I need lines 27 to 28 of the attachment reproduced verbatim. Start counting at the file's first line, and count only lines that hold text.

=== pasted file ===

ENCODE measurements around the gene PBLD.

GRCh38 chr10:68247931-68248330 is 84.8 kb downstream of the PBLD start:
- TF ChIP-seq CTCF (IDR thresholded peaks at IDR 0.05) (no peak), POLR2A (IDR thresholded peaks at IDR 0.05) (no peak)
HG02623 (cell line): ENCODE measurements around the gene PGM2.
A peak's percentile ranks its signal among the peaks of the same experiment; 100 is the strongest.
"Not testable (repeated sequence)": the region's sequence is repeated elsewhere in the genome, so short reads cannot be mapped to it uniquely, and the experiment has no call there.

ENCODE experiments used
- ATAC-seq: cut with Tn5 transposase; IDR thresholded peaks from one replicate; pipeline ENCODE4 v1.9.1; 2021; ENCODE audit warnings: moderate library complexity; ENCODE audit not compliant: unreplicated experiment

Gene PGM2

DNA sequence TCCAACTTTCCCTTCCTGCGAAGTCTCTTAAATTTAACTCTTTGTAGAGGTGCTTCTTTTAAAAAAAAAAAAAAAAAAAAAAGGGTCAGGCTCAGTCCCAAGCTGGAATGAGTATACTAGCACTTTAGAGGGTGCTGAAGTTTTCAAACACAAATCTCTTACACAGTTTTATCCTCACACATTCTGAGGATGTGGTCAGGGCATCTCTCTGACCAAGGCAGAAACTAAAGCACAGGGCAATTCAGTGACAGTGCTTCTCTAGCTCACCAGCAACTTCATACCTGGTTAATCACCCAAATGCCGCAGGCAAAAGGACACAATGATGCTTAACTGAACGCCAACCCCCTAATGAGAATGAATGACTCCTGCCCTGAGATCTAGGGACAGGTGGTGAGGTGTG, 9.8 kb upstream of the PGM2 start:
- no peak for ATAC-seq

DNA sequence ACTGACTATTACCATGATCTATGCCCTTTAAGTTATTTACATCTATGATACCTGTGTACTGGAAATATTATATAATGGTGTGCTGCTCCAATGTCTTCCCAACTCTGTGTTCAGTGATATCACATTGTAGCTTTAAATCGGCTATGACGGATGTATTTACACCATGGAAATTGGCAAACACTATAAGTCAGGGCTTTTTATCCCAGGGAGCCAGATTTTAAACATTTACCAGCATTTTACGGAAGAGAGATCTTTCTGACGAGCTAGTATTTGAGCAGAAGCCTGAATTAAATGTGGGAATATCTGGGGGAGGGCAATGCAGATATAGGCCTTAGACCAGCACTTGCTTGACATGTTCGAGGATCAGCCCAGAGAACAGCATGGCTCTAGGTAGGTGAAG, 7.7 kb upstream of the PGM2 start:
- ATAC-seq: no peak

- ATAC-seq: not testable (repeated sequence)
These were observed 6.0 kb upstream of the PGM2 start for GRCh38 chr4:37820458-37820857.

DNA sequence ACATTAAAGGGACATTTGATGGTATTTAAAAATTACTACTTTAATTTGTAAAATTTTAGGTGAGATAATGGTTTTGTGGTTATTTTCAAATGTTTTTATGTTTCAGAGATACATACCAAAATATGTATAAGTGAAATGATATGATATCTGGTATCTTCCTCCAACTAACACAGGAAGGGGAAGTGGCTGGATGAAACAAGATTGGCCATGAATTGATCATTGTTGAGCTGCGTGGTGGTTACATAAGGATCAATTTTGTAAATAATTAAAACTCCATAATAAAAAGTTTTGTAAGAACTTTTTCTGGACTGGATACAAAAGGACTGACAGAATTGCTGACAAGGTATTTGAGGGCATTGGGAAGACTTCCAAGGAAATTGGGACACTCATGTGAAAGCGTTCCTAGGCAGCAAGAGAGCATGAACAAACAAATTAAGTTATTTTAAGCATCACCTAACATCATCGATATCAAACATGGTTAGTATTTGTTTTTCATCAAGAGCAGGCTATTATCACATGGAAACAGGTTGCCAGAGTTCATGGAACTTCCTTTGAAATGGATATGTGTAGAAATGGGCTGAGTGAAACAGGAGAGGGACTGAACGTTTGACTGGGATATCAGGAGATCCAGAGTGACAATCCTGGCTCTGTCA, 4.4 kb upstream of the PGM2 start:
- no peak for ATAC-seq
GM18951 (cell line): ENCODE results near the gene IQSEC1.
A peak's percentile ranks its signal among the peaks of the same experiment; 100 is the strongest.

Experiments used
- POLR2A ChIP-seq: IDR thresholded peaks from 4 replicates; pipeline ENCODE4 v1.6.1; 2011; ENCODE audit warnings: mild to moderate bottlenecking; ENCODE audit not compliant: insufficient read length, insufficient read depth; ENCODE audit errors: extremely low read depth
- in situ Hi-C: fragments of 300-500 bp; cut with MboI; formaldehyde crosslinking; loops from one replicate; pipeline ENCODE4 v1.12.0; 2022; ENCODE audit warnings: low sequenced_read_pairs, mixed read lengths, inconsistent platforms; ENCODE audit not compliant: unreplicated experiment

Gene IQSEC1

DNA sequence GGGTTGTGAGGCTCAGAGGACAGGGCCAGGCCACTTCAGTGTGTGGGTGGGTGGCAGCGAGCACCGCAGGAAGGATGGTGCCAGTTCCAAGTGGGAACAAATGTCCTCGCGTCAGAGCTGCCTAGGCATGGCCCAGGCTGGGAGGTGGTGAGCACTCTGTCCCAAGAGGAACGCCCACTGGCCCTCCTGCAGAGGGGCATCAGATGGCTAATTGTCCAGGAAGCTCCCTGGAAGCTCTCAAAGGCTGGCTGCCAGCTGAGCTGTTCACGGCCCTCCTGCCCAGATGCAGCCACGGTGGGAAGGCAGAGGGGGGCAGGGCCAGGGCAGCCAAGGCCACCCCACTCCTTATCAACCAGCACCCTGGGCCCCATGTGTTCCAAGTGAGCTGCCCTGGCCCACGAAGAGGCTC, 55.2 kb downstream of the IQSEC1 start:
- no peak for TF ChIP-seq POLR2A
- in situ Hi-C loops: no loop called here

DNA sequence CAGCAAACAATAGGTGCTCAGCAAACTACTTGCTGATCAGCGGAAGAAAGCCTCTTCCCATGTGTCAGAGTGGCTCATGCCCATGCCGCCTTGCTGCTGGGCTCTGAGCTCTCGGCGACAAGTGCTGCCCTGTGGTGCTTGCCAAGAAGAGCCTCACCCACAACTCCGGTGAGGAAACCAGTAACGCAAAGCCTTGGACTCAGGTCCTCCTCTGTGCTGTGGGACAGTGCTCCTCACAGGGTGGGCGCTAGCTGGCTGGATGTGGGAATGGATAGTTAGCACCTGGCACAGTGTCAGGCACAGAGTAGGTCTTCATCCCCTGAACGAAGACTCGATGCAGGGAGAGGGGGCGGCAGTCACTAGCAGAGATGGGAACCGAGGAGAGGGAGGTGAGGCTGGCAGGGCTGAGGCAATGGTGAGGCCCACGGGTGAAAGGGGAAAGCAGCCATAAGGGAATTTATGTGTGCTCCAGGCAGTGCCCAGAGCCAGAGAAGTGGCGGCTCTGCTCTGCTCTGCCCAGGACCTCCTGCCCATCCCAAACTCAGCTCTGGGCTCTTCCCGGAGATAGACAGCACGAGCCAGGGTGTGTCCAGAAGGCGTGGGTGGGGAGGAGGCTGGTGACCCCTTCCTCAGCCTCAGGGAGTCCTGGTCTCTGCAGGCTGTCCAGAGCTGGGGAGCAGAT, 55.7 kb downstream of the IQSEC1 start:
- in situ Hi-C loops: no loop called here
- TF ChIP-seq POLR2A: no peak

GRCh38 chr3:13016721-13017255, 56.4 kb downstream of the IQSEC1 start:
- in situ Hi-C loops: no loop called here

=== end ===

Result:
DNA sequence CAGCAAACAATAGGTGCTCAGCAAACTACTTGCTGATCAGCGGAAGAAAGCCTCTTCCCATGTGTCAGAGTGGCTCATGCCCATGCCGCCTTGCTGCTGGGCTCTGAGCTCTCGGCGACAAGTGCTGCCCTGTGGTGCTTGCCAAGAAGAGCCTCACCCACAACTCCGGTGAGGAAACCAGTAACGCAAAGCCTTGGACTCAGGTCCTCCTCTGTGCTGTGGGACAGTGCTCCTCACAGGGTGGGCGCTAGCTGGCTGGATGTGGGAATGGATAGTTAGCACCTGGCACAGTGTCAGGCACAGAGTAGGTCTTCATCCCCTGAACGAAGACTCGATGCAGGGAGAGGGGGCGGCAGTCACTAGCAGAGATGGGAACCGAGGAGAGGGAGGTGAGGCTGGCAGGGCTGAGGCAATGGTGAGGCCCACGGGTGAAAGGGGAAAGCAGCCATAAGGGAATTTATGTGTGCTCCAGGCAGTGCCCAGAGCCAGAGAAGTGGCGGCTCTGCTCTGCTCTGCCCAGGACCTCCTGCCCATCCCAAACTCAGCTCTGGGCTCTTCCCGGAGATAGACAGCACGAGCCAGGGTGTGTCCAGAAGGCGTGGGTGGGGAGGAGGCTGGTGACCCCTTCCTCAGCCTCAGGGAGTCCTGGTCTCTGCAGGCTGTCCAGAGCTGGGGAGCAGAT, 55.7 kb downstream of the IQSEC1 start:
- in situ Hi-C loops: no loop called here